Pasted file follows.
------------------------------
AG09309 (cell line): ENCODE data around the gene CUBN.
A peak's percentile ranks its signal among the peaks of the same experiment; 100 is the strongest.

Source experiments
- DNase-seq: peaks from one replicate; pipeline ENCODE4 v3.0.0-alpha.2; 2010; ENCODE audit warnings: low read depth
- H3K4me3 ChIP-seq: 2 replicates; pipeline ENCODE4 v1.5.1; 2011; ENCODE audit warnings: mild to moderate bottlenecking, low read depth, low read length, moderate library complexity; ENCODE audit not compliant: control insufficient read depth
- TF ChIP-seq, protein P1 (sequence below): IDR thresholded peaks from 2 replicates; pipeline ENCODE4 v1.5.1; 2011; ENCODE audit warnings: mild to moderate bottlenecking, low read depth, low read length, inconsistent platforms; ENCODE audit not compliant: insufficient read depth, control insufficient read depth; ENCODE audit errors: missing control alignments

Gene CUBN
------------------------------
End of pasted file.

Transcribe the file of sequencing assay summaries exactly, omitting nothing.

AG09309 (cell line): ENCODE data around the gene CUBN.
A peak's percentile ranks its signal among the peaks of the same experiment; 100 is the strongest.

Source experiments
- DNase-seq: peaks from one replicate; pipeline ENCODE4 v3.0.0-alpha.2; 2010; ENCODE audit warnings: low read depth
- H3K4me3 ChIP-seq: 2 replicates; pipeline ENCODE4 v1.5.1; 2011; ENCODE audit warnings: mild to moderate bottlenecking, low read depth, low read length, moderate library complexity; ENCODE audit not compliant: control insufficient read depth
- TF ChIP-seq, protein P1 (sequence below): IDR thresholded peaks from 2 replicates; pipeline ENCODE4 v1.5.1; 2011; ENCODE audit warnings: mild to moderate bottlenecking, low read depth, low read length, inconsistent platforms; ENCODE audit not compliant: insufficient read depth, control insufficient read depth; ENCODE audit errors: missing control alignments

Gene CUBN